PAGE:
The day I got my first period, I thought I was dying. My family and I were on holiday at the time. It was early in the morning and I’d woken up with a strange tummy ache. When I went to the bathroom and found dark red spots on my underwear, my heart sank.
Some strange fear and shyness prevented me from telling my mother what was going on. I didn’t know what was going on. The word “period” did cross my mind but this couldn’t be it, I’d thought. I was expecting something else – I’ll spare you the details.
I spent the next couple of days bathing multiple times – fortunately, the flow was minimal so there was no damage done. When the bleeding ceased, I sighed with relief. I thought my life had been spared miraculously.
The next month, there was no pain. Just a weird sensation in my belly. I thought I could ignore it. Until a teacher pulled me aside at school and told me there was a big stain on the back of my dress. I turned and saw the huge, red mark and I burst into tears.
She calmed me down, wrapped a jersey around my waist and gave me a pad.
From that day, though, I treated my period like it was something to be ashamed of. Whenever I needed pads, I’d go to my mom and whisper “Mama, I need pads.”
When I started buying them by myself, I’d buy a heap of other stuff so I could hide my pads. And when the person at the till swiped them, I’d look away.
That carried on for a couple of years until I stopped to question why I was so embarrassed. Menstruation is a normal process for a female. Why am I acting like I’m cursed?
Why am I acting like I’m an abomination of some sort?
Why am I ashamed?
From then to this day, I walk into the supermarket boldly and buy my gear with no shame. I’ll make eye contact with anyone that glares at me.
Something changed from that day on as well. I learned to stop walking around like I owed everyone an apology. My early teenage years consisted of me walking around ready to take the blame for anything and everything, and doing anything to please those around me.
I preferred to be the quiet kid who did her work and interfered with no one’s business. I rarely spoke up. Shyness was an understatement. I was scared to try out new things too. I feared taking leaps of faith. If there was a school play, I’d apply to play a role the equivalent of a tree because I feared being rejected if I tried out the bigger roles.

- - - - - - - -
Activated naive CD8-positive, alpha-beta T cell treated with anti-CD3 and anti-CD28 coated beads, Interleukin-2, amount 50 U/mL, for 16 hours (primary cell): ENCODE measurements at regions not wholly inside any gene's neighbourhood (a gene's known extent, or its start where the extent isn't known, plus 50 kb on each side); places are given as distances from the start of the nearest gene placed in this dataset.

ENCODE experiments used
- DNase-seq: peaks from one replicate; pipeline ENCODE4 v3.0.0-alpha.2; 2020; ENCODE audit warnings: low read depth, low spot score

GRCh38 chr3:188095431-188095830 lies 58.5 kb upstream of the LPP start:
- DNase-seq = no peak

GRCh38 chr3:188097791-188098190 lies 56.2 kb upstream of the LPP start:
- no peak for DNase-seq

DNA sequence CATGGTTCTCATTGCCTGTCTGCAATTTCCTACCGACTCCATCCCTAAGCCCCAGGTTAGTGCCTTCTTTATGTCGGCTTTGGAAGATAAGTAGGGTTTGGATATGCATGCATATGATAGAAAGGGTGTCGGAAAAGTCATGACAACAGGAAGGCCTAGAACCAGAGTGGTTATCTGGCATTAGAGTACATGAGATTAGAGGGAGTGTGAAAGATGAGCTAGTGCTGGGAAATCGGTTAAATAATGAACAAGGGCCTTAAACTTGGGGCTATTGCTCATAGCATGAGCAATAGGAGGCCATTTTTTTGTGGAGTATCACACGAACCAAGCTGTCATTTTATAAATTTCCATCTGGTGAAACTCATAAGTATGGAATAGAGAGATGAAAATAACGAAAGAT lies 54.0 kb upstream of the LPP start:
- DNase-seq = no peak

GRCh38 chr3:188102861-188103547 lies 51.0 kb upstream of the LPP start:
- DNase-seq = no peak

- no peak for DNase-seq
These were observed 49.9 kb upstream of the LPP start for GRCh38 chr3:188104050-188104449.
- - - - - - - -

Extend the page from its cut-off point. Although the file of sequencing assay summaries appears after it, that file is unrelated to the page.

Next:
I rarely partook in class discussions in fear of ending up in a debate. I hated speaking. I hated myself, to be honest. I was unhappy with my appearance.
But on that day I decided to stop being ashamed of my period, I also opened myself up to being open to being…me. Well, learning to embrace who I was – as young as I was.
I made friends. I explored my creativity. I learned to use my voice.
It didn’t happen instantly. But that’s when it started. That day, I realized that I could no longer afford to act like a child. I couldn’t let myself be walked over. I couldn’t let anyone (besides my parents since I was still a minor, hehe) make decisions for me. I had to use my voice.
I had to embrace myself.
I had to accept that I was no longer a girl. Not a small one or a big one.
I’d become a woman and it was time for me to accept it, embrace it and rock the hell out of it.
It’s been several years since that day.
And though I’ve had a couple downers, I’m still moving, still embracing, and still slaying the hell out of this life. Well, getting there.
But it’s all good nonetheless. I’m a woman.
Chipo Biti is a writer, blogger and speaker. Her main blog is mindmymind.wordpress.com where she pours out many things that go on in her mind. Chipo has a love for helping people and seeing them reach their goals. You can find her on Twitter: @FayBiti.
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